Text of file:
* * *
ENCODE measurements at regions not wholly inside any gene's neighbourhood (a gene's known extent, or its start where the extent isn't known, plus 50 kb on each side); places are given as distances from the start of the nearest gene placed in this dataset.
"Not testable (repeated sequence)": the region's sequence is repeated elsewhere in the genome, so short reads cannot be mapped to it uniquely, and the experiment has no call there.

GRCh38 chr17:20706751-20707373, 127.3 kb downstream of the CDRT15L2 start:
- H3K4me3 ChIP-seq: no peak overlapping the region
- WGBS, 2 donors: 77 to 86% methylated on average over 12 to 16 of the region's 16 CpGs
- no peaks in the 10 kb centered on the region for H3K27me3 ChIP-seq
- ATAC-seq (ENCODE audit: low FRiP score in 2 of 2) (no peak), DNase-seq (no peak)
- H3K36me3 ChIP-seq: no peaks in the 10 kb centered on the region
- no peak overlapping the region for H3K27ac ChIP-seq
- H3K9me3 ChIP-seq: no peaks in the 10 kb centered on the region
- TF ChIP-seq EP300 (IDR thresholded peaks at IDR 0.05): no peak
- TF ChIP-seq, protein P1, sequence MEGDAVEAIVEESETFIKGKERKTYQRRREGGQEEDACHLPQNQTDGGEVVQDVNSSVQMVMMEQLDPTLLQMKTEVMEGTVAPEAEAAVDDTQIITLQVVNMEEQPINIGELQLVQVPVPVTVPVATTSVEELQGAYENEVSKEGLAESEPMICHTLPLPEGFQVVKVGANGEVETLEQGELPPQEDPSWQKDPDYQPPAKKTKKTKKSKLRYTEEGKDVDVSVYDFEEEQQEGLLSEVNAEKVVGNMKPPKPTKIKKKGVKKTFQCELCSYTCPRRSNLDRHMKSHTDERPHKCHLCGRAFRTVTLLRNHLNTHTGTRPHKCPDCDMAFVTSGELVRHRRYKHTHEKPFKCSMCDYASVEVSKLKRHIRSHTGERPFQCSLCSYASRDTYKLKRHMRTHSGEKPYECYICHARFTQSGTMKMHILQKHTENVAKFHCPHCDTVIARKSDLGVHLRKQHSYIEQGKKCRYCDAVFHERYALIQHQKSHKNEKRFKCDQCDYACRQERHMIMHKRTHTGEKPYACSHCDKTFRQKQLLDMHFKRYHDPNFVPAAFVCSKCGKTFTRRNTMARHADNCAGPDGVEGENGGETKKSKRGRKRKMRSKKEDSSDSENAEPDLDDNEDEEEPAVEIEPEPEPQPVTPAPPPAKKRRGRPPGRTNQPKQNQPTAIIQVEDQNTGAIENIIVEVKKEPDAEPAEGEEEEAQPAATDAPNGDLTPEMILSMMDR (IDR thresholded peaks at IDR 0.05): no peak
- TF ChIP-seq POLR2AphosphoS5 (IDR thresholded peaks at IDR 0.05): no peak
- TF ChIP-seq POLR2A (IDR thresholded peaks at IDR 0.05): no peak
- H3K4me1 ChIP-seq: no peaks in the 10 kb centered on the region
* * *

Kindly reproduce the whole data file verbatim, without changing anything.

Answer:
ENCODE measurements at regions not wholly inside any gene's neighbourhood (a gene's known extent, or its start where the extent isn't known, plus 50 kb on each side); places are given as distances from the start of the nearest gene placed in this dataset.
"Not testable (repeated sequence)": the region's sequence is repeated elsewhere in the genome, so short reads cannot be mapped to it uniquely, and the experiment has no call there.

GRCh38 chr17:20706751-20707373, 127.3 kb downstream of the CDRT15L2 start:
- H3K4me3 ChIP-seq: no peak overlapping the region
- WGBS, 2 donors: 77 to 86% methylated on average over 12 to 16 of the region's 16 CpGs
- no peaks in the 10 kb centered on the region for H3K27me3 ChIP-seq
- ATAC-seq (ENCODE audit: low FRiP score in 2 of 2) (no peak), DNase-seq (no peak)
- H3K36me3 ChIP-seq: no peaks in the 10 kb centered on the region
- no peak overlapping the region for H3K27ac ChIP-seq
- H3K9me3 ChIP-seq: no peaks in the 10 kb centered on the region
- TF ChIP-seq EP300 (IDR thresholded peaks at IDR 0.05): no peak
- TF ChIP-seq, protein P1, sequence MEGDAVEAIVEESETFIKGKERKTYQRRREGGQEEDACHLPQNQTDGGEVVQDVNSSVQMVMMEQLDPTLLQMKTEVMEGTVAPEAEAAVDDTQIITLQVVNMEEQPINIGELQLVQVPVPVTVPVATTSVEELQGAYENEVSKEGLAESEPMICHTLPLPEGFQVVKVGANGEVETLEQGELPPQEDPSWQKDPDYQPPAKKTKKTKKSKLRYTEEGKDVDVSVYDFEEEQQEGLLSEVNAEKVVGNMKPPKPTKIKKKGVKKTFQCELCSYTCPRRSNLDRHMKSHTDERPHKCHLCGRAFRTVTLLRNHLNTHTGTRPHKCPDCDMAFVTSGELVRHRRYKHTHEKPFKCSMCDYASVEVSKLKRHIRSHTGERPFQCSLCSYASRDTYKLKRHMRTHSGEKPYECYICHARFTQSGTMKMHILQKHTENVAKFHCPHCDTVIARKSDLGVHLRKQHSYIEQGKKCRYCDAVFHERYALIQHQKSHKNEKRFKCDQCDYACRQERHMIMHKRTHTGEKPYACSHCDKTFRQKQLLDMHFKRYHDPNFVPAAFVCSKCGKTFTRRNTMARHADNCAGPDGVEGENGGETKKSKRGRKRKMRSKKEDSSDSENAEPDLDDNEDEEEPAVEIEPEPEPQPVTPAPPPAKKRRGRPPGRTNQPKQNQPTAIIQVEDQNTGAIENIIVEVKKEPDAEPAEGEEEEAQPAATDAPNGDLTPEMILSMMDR (IDR thresholded peaks at IDR 0.05): no peak
- TF ChIP-seq POLR2AphosphoS5 (IDR thresholded peaks at IDR 0.05): no peak
- TF ChIP-seq POLR2A (IDR thresholded peaks at IDR 0.05): no peak
- H3K4me1 ChIP-seq: no peaks in the 10 kb centered on the region